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How Do Wireless Headphones Work?

written by: Leo Ponton•edited by: Michele McDonough•updated: 12/8/2009

There are three technologies available for wireless headphones: infrared, radio and bluetooth. In this article, I explain the functional differences to help you choose between them and learn how wireless headphones really work.

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    Infrared - These devices use an infrared (IR) beam to transmit the sound from the base unit to the headphone, working in much the same way as the remote control for your TV. The range is limited to about 7m, less if you’re away from the center line. Infrared is optical, so you need to have a clear line of sight between the transmitter and headphones. Headphones of this type are not really any good for wandering around the house, but they're great when sitting in front of the TV or hifi.

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    Bluetooth - In bluetooth headphones, a low-power radio signal is used to digitally transmit the sound. At the moment, Bluetooth headphones are relatively thin on the ground. MP3 player manufacturers are slowly beginning to include the technology, but Apple seems to be stubbornly refusing (third party accessories are available). The limited range puts them in the same league as infrared, but the portability of Bluetooth devices makes it much more suitable for walk-around listening. As it is a radio technology, line of sight is not required so you can listen to music on your phone without having to take it out of your pocket.

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    Radio - If you want to walk around the house and garden while listening to your hifi, this is the one to have. Like Bluetooth it uses a radio signal, but it is more powerful and is FM rather than digital, so it works just like your radio, but on a different frequency. There is usually a choice of two or more channels to avoid interference from other devices or neighbours who bought the same headphones as you.

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    So how do I connect it all together?

    The general principles are the same for all three types, but may be implemented differently.

    At the music source end, i.e. your CD player or TV, there needs to be a transmitter. In the cases of IR and radio, this is usually a small basestation that needs a mains power supply (IR and radio use more power than Bluetooth) and needs to be connected to the headphone socket of the source. Bluetooth, on the other hand, tends to be built into devices such as mobile telephones, or you can get a Bluetooth usb dongle - a small (mine is smaller than my thumbnail) transmitter to plug into your computer. Battery-powered Bluetooth transmitters are also available to use with non-Bluetooth devices such as iPods.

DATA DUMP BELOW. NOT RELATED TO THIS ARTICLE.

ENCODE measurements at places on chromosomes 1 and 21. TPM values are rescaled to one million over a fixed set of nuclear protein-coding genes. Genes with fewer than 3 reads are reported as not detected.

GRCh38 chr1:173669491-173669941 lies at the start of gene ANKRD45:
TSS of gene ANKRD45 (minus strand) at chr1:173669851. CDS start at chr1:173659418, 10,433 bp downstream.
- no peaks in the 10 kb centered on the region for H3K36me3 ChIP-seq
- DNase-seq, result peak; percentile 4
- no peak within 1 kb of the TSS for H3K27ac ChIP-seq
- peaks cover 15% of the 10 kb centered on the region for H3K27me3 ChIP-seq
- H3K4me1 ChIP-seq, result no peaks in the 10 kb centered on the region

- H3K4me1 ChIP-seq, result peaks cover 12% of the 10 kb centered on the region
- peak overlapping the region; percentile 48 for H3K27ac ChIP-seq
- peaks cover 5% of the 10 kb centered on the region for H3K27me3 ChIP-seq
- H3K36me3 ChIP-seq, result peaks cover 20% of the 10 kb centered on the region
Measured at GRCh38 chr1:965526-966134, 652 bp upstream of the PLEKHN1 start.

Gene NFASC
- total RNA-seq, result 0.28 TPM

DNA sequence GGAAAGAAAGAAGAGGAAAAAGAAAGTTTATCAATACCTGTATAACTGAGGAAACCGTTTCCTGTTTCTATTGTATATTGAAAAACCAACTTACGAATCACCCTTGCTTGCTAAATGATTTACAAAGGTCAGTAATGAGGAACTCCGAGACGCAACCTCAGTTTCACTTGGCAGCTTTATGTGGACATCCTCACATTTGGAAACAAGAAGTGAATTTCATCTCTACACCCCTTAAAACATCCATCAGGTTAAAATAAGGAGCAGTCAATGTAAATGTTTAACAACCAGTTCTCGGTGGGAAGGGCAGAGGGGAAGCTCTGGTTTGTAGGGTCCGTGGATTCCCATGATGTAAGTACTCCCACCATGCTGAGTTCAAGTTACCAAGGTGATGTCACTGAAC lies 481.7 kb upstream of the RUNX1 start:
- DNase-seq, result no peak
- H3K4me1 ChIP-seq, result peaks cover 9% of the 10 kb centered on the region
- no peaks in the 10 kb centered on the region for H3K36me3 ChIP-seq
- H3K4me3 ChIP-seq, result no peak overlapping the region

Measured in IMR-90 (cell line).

The headphones contain the receiver circuitry and a small amplifier as well as a battery pack to power them. The mains-powered transmitters usually serve as chargers for the headphones, connecting to them via a short cable or a charging cradle.

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    Which one should I choose?

    There are three factors to consider: the base station, the range, and the size of the headphones.

    Taking the last of these first, IR and radio tend to be larger, over-ear headphones, as they need to enclose larger batteries, while bluetooth headphones are available in a wider variety of designs from traditional over-ear to funky lightweight headsets incorporating microphones (for use with your mobile phone).

    The base station for IR and radio will need a power socket. Wireless refers to the absence of a wire tethering the headphones to the source, not the entire contraption. Mine (Sony MDR-RF800R) have three wires coming out of the base station: power supply, audio connection (plugs into the headphone socket), and a wire to plug into the headphones themselves to charge them. The presence of these wires makes it a chore to move them from the TV to the hifi or computer and in practice I don’t do it.

    The range may seem like a limiting factor, but it really depends how you want to use the headphones. IR headphones seem to me to be ideally suited for TV use - you need to be able to see the TV, so if the base station is on top of the TV, the headphones will be able to see it. Also, you tend not to walk around the house watching TV but will more likely sit directly in front of it at a distance of about 2 or 3 meters.

    Bluetooth, on the other hand, has a similar range, but you are probably carrying the source (MP3 player or mobile phone) about your person. You are unlikely, in this situation, to have a power socket following you around, so Bluetooth, if you must have wireless, is the only answer.

    The greater range of radio headphones makes them well-suited to general listening where you might be in one place for a while, then want to move somewhere else. I use them at my computer, sitting on the sofa and cooking dinner.

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    What is my personal recommendation?

    As the IR and radio headphones are about the same size and price, it makes sense to choose the radio ones. They’ll give you much more flexibility to change how and where you listen.

    For MP3 and phone use and possibly at-the-desk computer use, choose the Bluetooth ‘phones. For this application, however, they seem to me like overkill. I’d rather spend my money on a pair of wired Sennheisers.